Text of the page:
Air France-KLM said it was being hit by the "surge in the third wave of the pandemic in several European countries" and expects losses in the current quarter to reach 750 million euros, equivalent to $888 million. The company posted a loss of EUR1.7 billion for its most recent fiscal year.

It is still hopeful of a recovery in the summer, expecting that vaccination campaigns on the continent will speed up and lead to less-stringent travel restrictions. Still, the airline said the French government agreed to convert a shareholder loan of EUR3 billion issued last year into perpetual hybrid bonds in order to recapitalize the carrier. The government will also participate in a share capital increase to raise an additional EUR1 billion. The Dutch government is in separate talks with KLM on a similar recapitalization plan. The moves follow EUR10.4 billion in liquidity provided to Air France-KLM since the start of the pandemic.

Deutsche Lufthansa AG said it would seek shareholder approval next month to raise EUR5.5 billion to help pay down some of the EUR9 billion it received in bailouts from the German state last year.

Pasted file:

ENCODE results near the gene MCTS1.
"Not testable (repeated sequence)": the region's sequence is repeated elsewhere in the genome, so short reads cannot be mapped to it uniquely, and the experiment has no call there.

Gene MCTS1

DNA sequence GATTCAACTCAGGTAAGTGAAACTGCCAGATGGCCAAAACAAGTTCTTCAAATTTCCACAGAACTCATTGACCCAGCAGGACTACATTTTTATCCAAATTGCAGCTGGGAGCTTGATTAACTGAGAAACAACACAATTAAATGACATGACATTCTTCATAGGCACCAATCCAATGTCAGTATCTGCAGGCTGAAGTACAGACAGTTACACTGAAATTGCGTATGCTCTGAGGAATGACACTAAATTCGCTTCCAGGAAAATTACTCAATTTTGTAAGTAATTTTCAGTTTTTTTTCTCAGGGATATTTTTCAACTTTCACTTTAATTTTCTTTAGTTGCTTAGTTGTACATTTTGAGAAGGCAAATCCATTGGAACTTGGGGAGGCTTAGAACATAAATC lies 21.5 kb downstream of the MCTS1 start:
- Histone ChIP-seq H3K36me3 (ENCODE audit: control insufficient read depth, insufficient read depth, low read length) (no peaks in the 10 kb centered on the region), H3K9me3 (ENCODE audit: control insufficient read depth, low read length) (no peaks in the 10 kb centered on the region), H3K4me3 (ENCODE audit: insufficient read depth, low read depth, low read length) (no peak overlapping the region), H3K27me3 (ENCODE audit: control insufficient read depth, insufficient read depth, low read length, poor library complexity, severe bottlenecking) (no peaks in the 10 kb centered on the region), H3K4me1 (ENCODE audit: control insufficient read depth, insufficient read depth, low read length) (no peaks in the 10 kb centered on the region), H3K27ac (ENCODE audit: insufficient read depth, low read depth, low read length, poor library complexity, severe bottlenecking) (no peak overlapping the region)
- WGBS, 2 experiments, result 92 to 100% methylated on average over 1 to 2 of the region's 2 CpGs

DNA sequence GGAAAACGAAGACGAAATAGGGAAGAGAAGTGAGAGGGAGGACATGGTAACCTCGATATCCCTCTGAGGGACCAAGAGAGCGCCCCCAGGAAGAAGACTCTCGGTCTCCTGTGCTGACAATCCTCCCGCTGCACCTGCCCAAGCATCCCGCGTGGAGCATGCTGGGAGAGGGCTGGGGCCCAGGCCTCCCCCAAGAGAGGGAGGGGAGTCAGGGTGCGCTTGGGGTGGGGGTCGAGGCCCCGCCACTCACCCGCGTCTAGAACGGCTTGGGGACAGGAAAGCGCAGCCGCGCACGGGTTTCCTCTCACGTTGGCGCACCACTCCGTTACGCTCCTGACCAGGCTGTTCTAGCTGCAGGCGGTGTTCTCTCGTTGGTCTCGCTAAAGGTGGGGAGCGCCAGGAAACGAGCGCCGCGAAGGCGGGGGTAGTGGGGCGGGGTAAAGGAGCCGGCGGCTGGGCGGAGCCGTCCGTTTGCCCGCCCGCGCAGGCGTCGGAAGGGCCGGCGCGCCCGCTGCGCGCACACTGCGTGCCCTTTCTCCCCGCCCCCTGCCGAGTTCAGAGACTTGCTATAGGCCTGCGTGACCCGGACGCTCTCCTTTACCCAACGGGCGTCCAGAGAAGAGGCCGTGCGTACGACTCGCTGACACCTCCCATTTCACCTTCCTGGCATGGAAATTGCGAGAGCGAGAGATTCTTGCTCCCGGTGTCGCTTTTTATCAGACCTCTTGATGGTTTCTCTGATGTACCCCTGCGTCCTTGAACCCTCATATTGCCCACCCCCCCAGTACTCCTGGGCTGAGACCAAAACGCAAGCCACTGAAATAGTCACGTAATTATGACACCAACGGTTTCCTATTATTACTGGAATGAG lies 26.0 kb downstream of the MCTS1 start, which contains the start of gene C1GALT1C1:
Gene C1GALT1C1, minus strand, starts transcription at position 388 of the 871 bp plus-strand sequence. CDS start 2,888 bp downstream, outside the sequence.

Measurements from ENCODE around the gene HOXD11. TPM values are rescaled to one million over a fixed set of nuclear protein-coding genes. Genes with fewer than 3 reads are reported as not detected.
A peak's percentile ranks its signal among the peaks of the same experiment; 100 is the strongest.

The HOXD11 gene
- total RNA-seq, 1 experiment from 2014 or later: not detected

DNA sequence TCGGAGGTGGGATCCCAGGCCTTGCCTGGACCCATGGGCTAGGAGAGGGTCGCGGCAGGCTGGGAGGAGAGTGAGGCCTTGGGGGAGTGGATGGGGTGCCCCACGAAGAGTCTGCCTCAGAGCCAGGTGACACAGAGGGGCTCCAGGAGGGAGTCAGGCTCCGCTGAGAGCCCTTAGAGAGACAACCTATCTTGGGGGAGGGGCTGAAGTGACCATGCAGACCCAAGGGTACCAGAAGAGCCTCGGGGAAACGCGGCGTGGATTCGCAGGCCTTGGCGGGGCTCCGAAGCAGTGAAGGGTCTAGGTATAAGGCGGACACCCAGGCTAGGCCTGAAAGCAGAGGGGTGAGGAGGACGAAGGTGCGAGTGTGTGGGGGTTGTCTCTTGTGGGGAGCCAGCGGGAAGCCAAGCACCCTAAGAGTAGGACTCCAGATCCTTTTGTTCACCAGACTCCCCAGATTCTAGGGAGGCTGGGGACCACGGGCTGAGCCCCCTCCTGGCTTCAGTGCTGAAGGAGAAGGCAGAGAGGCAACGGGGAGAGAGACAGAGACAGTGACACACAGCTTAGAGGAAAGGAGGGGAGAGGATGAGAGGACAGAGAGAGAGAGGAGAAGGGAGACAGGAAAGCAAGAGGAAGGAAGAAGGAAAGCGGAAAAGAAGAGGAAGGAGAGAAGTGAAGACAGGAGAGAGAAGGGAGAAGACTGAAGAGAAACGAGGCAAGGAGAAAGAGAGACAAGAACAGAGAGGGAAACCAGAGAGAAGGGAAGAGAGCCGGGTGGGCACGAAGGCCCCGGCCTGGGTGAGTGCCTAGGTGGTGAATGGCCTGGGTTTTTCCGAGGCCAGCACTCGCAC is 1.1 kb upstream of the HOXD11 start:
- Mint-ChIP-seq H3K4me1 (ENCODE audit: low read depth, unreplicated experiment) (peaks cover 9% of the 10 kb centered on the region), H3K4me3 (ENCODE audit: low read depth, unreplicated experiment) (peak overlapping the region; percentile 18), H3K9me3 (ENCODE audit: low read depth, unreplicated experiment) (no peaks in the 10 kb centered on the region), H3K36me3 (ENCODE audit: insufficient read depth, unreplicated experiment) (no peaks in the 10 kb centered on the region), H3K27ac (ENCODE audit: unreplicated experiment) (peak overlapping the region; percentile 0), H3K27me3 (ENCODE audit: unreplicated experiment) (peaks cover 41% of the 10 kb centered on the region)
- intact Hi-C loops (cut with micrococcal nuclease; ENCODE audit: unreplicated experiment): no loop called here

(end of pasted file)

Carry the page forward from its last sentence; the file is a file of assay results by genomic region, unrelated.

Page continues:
In China, where almost all foreign travel has been barred since March 2020, domestic demand staged a recovery as airlines offered cheap deals to encourage people to fly. Monthly passenger numbers returned to pre-pandemic levels in September and in December were 10% higher than a year earlier, according to the Civil Aviation Administration of China.

But that recovery has proven fragile. A Covid-19 outbreak early this year centered on the northern city of Shijiazhuang disrupted the traditionally busy Spring Festival period. That triggered tens of millions of cancellations. Chinese airlines carried 8% fewer passengers during the holiday season, from Jan. 28 to March 8, compared with a year earlier, according to the civil aviation administration.

Wholly reliant on cross-border travel, Hong Kong's aviation sector remains largely grounded. Flagship carrier Cathay Pacific Airways Ltd. reported that it transported only 21,134 passengers in February, down 98% from a year earlier.

Alison Sider in Chicago and Trefor Moss in Shanghai contributed to this article.

Write to Benjamin Katz at


(END) Dow Jones Newswires

April 06, 2021 14:38 ET (18:38 GMT)